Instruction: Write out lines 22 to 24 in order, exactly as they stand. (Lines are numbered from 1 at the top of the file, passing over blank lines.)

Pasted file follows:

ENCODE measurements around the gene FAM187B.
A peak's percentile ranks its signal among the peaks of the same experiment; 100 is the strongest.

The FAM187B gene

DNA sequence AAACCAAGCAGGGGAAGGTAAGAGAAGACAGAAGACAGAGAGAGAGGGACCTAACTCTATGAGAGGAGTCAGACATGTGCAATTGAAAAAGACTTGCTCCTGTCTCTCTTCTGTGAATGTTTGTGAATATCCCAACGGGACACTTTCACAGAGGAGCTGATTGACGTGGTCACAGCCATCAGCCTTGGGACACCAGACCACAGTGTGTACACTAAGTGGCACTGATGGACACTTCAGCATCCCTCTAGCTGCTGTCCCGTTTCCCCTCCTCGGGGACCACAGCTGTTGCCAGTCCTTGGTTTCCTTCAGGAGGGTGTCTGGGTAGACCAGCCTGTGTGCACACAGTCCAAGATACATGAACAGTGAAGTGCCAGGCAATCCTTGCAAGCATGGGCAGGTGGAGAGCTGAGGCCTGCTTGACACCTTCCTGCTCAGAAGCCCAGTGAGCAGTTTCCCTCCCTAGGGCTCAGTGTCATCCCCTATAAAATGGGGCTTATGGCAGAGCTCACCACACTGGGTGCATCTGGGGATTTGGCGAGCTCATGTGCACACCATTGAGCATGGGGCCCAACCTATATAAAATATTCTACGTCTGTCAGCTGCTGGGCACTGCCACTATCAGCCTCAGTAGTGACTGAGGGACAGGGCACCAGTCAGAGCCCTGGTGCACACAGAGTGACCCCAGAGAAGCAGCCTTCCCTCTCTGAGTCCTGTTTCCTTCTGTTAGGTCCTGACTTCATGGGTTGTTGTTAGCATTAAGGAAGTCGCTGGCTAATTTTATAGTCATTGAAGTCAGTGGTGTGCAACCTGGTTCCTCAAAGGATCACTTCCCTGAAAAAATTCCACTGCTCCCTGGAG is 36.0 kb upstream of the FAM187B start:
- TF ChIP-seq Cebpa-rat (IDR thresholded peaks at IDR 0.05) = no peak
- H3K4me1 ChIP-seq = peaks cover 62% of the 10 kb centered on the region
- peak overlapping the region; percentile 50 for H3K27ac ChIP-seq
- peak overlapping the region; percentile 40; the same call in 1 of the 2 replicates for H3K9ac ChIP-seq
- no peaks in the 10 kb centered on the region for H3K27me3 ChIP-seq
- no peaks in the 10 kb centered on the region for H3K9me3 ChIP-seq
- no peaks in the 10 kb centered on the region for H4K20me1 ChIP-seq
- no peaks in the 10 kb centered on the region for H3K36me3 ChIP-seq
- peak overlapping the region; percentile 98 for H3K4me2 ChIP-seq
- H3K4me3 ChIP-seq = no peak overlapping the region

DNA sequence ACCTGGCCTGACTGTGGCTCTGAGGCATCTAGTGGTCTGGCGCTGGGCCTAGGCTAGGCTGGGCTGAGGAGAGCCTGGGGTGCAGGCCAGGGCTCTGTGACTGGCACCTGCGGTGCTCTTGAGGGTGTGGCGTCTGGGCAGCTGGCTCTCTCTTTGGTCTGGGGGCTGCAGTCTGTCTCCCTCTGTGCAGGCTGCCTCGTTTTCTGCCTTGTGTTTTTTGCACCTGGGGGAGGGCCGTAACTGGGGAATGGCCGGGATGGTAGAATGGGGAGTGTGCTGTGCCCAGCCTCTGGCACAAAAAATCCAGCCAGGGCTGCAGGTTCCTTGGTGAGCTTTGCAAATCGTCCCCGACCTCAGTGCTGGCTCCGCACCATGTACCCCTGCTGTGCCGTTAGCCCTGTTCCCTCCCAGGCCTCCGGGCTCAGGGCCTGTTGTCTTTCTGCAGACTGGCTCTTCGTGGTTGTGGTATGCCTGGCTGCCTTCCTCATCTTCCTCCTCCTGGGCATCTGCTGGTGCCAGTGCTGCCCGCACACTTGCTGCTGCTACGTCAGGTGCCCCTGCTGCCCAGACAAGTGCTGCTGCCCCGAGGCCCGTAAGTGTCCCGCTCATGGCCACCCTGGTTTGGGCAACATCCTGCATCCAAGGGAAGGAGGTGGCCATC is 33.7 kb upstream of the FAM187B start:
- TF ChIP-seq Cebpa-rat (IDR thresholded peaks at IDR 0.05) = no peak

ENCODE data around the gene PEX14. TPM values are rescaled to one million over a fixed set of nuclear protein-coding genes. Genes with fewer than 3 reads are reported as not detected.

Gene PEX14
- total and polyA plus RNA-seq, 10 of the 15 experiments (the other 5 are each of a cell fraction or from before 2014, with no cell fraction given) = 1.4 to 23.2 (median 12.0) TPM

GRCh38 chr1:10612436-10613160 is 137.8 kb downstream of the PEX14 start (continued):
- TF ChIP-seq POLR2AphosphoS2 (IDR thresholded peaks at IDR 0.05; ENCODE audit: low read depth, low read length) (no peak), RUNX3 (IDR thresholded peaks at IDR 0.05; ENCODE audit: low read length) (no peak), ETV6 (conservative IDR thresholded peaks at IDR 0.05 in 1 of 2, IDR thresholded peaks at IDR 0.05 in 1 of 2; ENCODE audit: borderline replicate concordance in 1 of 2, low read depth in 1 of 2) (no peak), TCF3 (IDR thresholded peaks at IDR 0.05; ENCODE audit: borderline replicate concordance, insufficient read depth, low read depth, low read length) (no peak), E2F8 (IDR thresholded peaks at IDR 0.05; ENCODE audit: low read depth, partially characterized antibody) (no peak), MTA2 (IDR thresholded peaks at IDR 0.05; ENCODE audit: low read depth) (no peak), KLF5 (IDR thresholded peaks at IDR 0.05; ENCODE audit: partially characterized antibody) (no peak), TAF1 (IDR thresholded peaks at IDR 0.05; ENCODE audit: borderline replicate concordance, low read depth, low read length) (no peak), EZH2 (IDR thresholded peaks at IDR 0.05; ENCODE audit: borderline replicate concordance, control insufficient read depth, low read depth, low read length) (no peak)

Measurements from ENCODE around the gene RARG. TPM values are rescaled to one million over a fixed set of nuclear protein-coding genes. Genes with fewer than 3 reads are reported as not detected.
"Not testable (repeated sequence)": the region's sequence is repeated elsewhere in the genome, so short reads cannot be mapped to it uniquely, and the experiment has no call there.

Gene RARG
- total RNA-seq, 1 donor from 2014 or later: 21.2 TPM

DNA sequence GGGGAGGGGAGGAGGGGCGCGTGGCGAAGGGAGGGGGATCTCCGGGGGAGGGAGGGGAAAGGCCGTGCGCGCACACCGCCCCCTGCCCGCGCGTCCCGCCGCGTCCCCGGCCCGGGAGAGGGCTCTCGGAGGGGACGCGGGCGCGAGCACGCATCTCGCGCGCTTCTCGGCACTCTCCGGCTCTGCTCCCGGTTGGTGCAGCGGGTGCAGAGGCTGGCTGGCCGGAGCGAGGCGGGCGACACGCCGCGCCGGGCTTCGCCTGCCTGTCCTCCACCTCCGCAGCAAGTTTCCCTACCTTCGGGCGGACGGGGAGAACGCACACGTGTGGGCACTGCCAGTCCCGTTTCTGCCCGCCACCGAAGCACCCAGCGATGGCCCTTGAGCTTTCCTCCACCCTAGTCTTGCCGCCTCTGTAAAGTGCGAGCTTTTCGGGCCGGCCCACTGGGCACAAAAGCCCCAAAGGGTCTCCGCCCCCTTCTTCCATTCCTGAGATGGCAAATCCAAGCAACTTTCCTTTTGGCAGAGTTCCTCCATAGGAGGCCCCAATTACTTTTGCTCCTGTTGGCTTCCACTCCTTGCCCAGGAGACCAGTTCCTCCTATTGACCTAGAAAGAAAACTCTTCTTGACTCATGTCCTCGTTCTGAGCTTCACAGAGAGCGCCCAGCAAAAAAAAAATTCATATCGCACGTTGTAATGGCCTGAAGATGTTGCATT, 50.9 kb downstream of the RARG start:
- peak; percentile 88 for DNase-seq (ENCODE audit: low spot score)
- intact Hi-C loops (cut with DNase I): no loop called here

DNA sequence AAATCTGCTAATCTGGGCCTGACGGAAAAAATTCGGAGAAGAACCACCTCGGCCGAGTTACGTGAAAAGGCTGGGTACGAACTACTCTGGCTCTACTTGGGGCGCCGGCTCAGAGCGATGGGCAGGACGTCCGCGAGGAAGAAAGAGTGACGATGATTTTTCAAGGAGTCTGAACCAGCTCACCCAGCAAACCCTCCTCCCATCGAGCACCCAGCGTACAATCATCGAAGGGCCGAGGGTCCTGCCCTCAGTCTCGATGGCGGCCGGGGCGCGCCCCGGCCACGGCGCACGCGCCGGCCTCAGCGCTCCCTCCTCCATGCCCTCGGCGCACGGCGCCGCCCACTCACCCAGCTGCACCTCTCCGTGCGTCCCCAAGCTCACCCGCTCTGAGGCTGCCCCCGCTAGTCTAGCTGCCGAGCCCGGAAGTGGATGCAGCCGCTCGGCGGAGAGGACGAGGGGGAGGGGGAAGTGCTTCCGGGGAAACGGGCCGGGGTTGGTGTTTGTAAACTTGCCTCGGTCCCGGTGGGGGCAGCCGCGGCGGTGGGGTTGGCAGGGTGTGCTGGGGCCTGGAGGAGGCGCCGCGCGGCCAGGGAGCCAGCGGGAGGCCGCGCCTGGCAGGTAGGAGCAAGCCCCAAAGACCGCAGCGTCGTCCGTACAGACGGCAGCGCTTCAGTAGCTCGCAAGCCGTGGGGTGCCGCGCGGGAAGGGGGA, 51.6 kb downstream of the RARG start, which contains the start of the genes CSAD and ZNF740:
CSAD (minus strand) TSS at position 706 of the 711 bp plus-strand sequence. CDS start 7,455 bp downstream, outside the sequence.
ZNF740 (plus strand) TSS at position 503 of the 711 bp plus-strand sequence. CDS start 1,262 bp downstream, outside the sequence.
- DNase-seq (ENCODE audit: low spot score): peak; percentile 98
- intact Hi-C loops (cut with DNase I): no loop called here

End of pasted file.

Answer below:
Measurements from ENCODE around the gene RARG. TPM values are rescaled to one million over a fixed set of nuclear protein-coding genes. Genes with fewer than 3 reads are reported as not detected.
"Not testable (repeated sequence)": the region's sequence is repeated elsewhere in the genome, so short reads cannot be mapped to it uniquely, and the experiment has no call there.

Gene RARG